Patients were eligible if they were over 18 years of age; had an Eastern Cooperative Oncology Group performance status (ECOG PS) of 0, 1, or 2; and were able to provide informed consent for the study. Pathologically confirmed metastatic colorectal cancer, with measurable disease by Response Evaluation Criteria in Solid Tumors (RECIST), was required.19 Previous systemic therapy for advanced CRC was not allowed, but adjuvant therapy with oxaliplatin-containing regimens was allowed. The timing of adjuvant therapy was not specified as part of the protocol. Laboratory exclusion criteria included white blood cell count < 3000 cells/μL; absolute neutrophil count < 1500 cells/μL; platelets < 100,000 cells/μL; total bilirubin > 1.5 mg/dL; aspartate aminotransferase (AST) > 2.5 U/L × upper limit of normal (ULN); alanine aminotransferase (ALT) > 2.5 U/L × ULN; and estimated creatinine clearance < 50 mL/min as calculated by the Cockroft-Gault formula. Patients with known central nervous system metastases were ineligible, as were patients with grade 2 or greater peripheral neuropathy. Pregnant or lactating women were excluded from the study. Women of childbearing potential and sexually active males were required to agree to hormonal or barrier methods of contraception.
Patients who received a full treatment cycle were considered evaluable for efficacy. Patients who received a single dose of chemotherapy were evaluable for safety.
Before registration, screening assessments included a full history and physical, complete blood count, coagulation parameters, carcinoembryonic antigen (CEA), and blood chemistries. Complete blood counts and blood chemistries were checked on day 1 and 15 of each cycle. CEA was rechecked every cycle. Disease evaluation and tumor measurement were conducted at registration with computed tomography (CT) scan and/or magnetic resonance imaging (MRI), and repeated every 8 weeks. Tumor response was assessed according to RECIST and confirmed with repeated imaging 4 weeks following initial documentation of an objective response.
Based on the results from the phase I trial, the recommended phase II dose used in this trial was oxaliplatin 100 mg/m2 intravenously (I.V.) over 2 hours followed by LV 20 mg/m2 I.V. bolus and 5-FU 400 mg/m2 I.V. bolus on day 1 and day 15. Capecitabine was administered at 1500 mg/m2 orally every 8 hours for 6 doses starting on day 1 and day 15. The first dose of capecitabine was given concurrently with oxaliplatin. Cycle duration was defined as 28 days.
Toxicity grades were assigned using the National Cancer Institute Common Toxicity Criteria for Adverse Events, version 3.0.20 Dose modifications for toxicity were based on the worst toxicity observed during the previous course. For grade 3 leukopenia/neutropenia, the dose of bolus 5-FU was reduced to 200 mg/m2 for subsequent treatments. If grade 3 hematologic toxicity persisted, bolus 5-FU was discontinued. For further hematologic toxicity after this modification, the oxaliplatin dose was reduced by 20%. For any grade 4 hematologic toxicity, the dose of oxaliplatin, 5-FU, and capecitabine were all reduced by 20%. For grade 3 or 4 gastrointestinal or hepatic toxicities (excluding nausea and vomiting), therapy was held until toxicity returned to baseline, and retreatment commenced with a 20% dose reduction of all 3 drugs. For grade 2 HFS, the next treatment was delayed until toxicity resolved to grade 1 or less. For grade 3 HFS, the same schema applied, and the capecitabine dose was reduced by 25%.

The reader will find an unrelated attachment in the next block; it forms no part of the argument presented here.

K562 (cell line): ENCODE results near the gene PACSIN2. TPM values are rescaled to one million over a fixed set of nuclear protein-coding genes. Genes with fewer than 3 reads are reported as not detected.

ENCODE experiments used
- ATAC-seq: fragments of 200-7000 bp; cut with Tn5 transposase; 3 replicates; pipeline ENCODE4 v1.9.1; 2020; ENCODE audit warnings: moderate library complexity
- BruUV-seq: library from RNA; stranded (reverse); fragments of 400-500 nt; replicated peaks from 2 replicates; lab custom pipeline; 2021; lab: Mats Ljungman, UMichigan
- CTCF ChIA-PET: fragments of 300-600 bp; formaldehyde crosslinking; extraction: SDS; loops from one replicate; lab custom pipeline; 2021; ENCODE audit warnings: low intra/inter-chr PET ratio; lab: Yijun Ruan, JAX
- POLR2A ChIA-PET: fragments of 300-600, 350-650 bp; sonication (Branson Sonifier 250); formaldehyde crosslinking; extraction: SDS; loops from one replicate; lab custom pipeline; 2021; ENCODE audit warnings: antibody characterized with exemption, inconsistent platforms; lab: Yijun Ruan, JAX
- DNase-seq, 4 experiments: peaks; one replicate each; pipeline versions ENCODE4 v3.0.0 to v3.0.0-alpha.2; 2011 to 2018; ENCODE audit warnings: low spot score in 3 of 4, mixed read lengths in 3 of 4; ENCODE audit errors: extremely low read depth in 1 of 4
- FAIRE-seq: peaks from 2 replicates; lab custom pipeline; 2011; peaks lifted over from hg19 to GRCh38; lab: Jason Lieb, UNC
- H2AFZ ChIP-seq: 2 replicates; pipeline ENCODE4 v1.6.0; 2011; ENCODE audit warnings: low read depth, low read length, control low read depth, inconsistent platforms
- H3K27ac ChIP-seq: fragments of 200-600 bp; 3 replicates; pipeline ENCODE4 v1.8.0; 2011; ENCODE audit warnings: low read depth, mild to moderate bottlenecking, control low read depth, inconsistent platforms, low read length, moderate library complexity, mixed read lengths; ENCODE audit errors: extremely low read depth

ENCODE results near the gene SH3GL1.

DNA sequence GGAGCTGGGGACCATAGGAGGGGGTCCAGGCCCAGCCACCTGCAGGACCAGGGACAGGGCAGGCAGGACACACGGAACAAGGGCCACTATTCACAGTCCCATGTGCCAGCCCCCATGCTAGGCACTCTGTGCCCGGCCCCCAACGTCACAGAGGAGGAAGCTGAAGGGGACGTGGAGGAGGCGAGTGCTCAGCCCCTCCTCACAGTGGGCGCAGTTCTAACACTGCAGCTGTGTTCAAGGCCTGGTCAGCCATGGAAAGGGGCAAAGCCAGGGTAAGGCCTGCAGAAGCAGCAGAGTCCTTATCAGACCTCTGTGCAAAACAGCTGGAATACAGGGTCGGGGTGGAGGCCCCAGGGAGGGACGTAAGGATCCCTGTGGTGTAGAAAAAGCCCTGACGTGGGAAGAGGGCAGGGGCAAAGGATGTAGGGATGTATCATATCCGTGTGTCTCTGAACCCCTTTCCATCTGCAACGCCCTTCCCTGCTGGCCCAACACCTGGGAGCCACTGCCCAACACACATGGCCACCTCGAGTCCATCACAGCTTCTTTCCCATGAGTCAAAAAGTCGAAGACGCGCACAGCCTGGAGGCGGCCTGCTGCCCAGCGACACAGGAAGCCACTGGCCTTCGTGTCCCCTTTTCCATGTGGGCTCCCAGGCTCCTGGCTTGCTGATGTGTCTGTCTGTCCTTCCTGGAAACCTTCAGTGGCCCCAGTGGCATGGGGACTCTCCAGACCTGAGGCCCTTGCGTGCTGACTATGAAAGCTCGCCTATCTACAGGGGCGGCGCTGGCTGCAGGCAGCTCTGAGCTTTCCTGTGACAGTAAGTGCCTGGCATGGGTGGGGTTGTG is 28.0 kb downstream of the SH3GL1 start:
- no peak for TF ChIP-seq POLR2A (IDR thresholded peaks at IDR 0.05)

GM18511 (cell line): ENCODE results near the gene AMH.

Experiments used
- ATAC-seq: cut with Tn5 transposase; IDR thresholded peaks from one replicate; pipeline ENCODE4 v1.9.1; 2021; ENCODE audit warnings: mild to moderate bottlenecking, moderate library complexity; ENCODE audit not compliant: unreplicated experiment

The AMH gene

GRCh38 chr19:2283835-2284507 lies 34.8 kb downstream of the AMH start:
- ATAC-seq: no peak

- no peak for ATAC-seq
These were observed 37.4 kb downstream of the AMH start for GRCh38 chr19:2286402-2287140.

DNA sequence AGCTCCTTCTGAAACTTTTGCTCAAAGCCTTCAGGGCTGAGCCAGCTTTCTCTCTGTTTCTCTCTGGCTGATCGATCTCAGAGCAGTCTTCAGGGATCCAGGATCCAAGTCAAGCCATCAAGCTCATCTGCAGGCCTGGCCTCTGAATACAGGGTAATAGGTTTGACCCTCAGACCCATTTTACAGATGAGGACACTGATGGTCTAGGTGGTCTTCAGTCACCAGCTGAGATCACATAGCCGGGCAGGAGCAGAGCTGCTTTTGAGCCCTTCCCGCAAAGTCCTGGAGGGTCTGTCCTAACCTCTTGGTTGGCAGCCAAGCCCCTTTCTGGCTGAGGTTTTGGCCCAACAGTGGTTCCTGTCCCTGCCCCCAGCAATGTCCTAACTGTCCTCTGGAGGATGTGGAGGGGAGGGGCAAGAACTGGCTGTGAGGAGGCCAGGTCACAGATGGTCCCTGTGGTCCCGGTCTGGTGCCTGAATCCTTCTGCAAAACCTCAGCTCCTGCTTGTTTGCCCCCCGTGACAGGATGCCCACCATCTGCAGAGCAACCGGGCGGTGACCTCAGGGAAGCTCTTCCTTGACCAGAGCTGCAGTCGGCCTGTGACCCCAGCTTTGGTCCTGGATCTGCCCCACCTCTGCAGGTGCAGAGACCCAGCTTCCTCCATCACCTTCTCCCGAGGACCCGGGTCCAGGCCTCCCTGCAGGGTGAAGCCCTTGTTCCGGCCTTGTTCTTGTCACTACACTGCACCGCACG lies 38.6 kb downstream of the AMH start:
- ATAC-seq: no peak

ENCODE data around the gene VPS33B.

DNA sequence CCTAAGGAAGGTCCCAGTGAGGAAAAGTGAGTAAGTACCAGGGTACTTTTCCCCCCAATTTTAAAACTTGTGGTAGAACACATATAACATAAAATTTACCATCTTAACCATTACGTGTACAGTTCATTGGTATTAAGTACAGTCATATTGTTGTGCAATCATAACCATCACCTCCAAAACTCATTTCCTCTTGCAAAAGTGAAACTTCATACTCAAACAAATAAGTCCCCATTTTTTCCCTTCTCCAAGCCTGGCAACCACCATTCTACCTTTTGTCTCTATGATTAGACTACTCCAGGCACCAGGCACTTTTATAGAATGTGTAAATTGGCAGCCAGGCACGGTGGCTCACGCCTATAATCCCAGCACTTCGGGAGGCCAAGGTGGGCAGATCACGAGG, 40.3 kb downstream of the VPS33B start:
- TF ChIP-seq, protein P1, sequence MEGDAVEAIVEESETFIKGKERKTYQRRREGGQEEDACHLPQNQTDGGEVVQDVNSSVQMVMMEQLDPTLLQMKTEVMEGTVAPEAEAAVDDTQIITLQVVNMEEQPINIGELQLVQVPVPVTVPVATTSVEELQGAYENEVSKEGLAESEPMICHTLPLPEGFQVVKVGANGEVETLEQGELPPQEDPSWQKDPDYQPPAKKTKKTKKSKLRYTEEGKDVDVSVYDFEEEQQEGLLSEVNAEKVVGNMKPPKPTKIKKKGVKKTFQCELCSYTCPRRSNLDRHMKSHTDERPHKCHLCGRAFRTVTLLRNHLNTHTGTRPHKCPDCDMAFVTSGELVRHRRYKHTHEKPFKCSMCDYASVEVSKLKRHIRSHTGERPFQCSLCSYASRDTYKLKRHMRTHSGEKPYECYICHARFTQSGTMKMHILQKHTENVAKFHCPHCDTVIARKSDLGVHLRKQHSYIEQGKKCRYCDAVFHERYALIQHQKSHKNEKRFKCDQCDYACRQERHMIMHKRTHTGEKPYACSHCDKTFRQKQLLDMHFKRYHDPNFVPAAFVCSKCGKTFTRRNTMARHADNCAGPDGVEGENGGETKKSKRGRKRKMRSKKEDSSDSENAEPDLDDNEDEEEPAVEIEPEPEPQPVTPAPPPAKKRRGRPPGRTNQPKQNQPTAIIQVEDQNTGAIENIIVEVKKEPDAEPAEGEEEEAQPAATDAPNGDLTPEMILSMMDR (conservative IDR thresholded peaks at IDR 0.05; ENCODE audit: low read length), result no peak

The primary endpoint was overall response rate, defined as complete response (CR) or partial response (PR). On the basis of efficacy data for 5-FU and oxaliplatin combinations, we estimated that 45 patients would need to be enrolled to demonstrate an overall response rate (ORR) of at least 40% with 90% power. Progression-free survival was calculated based on the date of treatment initiation and estimated by Kaplan-Meier analysis.
A total of 45 patients (25 women, 20 men) were enrolled between June 2004 and October 2007. The median age of patients was 64 years (range, 41-76 years); the mean age was 61.56 years (SD = 9.87). ECOG PS was 0 or 1 in 34 patients (Table 1). Mean baseline CEA was 328 ng/mL (range, 0.7-7041 ng/mL). Of the 32 patients with documentation of the primary site, 27 were colon primaries, and 5 were rectal primaries.
A total of 44 patients were included in the efficacy analysis based on intention to treat. One patient, who withdrew consent before receiving a cycle of chemotherapy, was excluded from the efficacy and safety analyses. Three patients received 1 dose of therapy but had to be stopped because of toxicity. Response data are shown in Table 2. Seventeen patients (39%) achieved a PR to the 2DOC regimen; PR was confirmed by a central radiographic review. Seventeen patients (39%) maintained stable disease, with median duration of stable disease of 4.96 months (95% CI, 4.17-6.60 months). Median time to disease progression was 6.8 months (95% CI, 4.14-9.92 months), and median OS was 17.5 months (95% CI, 14.32-27.86 months; Table 2 and Figures 1 and and22).
Four patients (9%) underwent liver metastasectomy following completion of 2DOC therapy. All four of these patients are alive at the time of this article's submission. One of the four is receiving single-agent cetuximab for liver and lung recurrence, 2 remain on observation only (> 2 years from surgery), and 1 patient moved out of state but is still alive.
An exploratory analysis regarding the effect of the 2DOC regimen on CEA was also performed. Mean CEA decreased by 144 ng/mL at the end of cycle 2 (range, 0.8-4437 ng/mL). A mean decline in CEA was manifest in patients receiving the regimen, but this decline did not correlate with response.